To make homemade food wraps, you will need to set up a double boiler using either a wide-mouth mason jar or heatproof glass measuring cup. Both work well, but we found the mason jar was a little susceptible to tipping when setting in the pot of boiling water. Prevent this by placing mason jar rings on the bottom of your pot and setting the mason jar on top of them. The measuring cup is more stable, but with the resin being very difficult to clean, use a measuring cup you don't mind having to scrape clean.
Turning Fabric to Food Wraps
Once your wax has melted, preheat your oven to 300° F. Line baking sheets with parchment paper or aluminum foil. Lay a piece of fabric on the baking sheet and brush with the wax mixture. Don't worry if it hardens, it will melt in the oven.
Place in the oven for 3-4 minutes, then flip the fabric and brush additional wax on areas that aren't saturated. Put back in the oven another 3 minutes. Carefully pick up the fabric from its corners using tongs and allow any excess wax to drip off. You can use your fingers if you're feeling brave. Clip the wraps on a string tied between two cupboards to dry completely, about 5-7 minutes. Wash the food wraps with cold water and dry before storing until ready to use.
Care Instructions for Reusable Beeswax Wraps
Homemade beeswax wraps will last up to a year or more with regular use and proper care. Wash the wraps with cold water and gentle detergent. If the wax begins to deteriorate, pop the wraps in your oven at 300° F for a few minutes. This will redistribute the wax and should give you an additional 4-6 months of use.
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Beeswax Alternatives to Make Vegan Food Wraps
If you're vegan, don't worry, you can still make your own food wrappers. Instead of beeswax, you use carnauba wax. You can get a recipe to make vegan food wraps from Mountain Rose Herbs.
Shop our Homemade Reusable Beeswax Food Wrap Recipe
Below are affiliate links to products that will assist you in making our DIY Beeswax Wraps. If you purchase an item through the links, Chef Sous Chef Inc. will receive a small commission. There is no additional cost to you.
Essential Ingredients for Making Homemade Beeswax Wraps
Essential Tools for Making Homemade Beeswax Wraps
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How to Make Reusable Beeswax Wraps
- Wide-mouth mason jar or heat-safe measuring cup
- Paint brush
- Clothes pins or clips
- Organic cotton fabric
- 2 tbsp organic jojoba oil
- 6 tbsp food grade pine resin approx ¾ oz
- 1 cup organic beeswax pellets approx 2¾ oz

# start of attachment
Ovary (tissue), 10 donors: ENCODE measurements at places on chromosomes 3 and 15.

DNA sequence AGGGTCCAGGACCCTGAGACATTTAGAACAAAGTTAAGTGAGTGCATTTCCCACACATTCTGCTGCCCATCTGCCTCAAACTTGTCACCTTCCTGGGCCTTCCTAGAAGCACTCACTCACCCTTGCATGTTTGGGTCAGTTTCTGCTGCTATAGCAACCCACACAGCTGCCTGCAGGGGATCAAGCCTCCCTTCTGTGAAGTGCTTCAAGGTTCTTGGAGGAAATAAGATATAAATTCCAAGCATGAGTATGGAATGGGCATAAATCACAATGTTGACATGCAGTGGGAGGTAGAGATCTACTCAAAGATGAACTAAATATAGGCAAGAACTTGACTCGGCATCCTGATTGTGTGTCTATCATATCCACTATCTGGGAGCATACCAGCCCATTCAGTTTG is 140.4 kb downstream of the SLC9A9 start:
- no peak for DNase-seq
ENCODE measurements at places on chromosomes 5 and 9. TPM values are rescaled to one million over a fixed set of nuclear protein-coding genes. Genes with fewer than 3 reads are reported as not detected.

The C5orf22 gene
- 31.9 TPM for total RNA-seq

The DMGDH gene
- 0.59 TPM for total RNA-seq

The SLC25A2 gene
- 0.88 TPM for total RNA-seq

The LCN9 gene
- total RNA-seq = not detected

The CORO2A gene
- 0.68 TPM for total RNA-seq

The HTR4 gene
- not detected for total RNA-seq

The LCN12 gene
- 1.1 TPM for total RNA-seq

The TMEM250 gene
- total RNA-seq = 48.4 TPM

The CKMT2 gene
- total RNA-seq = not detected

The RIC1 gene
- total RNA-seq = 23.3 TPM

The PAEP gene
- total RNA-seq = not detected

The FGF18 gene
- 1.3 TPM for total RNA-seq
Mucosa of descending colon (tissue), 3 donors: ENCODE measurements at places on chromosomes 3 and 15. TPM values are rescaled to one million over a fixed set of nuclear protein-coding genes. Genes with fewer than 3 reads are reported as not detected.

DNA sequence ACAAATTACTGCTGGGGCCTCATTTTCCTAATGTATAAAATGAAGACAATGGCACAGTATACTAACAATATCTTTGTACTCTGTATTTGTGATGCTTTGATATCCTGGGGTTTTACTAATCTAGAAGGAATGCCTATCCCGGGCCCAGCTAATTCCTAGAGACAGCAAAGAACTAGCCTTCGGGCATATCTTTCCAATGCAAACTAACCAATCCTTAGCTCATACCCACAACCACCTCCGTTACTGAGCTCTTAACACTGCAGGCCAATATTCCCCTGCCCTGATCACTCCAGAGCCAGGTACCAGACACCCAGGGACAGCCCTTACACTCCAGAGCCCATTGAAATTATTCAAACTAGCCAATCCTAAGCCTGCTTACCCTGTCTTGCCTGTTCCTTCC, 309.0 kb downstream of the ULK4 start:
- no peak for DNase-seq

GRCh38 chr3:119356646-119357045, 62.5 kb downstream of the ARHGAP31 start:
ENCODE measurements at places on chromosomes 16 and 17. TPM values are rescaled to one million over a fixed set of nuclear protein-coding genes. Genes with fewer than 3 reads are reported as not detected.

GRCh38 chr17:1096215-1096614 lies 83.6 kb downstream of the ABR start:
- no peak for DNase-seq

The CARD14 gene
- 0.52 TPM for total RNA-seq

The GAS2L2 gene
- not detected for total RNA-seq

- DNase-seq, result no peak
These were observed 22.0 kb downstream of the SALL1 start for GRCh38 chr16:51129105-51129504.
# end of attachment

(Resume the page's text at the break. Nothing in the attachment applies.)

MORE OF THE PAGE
- 1 ½ yards 100% cotton fabric organic preferred
- Add jojoba oil, pine resin, and beeswax to mason jar or measuring cup.
- Fill the pot with water so that the water line is above the ingredients in the jar. Heat the water on high-heat until it begins to boil, then turn heat down to medium-high to maintain a light boil. Add water to the pot as necessary to ensure the water line always stays above the ingredients in the jar.
- After about 10 minutes, the beeswax should be partially melted and you can begin stirring the mixture every 5-7 minutes, until both the pine resin and beeswax have melted and combined, about 30-40 minutes. Reduce the heat to a simmer and leave the jar in the water while you are making the wraps.
- While the ingredients are melting cut your fabric into your desired shapes and sizes.
- Once the beeswax and pine resin have melted, preheat your oven to 300° F. Line two baking sheets with parchment paper. Place a piece of fabric on each baking sheet and brush with the beeswax mixture until the fabric is saturated. Don’t worry if it hardens as it will re-liquify in the oven.
- Put the baking sheets in the oven for 3 minutes. Remove and turn the fabric over using tongs (or fingers if calloused or you have a high resistance to pain). Brush additional wax on any spots of fabric that aren’t saturated. Place the pan back in the oven to bake an additional 3 minutes.
- Using the tongs, carefully lift the fabric from two corners and allow any excess wax to drip off. Hang the wraps using clothespins or clips on a piece of string and allow to fully dry.
- The pine resin is very difficult to remove from anything once hardened, ensure to wear grubby clothes and use equipment you aren’t too attached to.
- Place mason jar rings on the bottom of your pot to prevent the mason jar from tipping while melting the wax.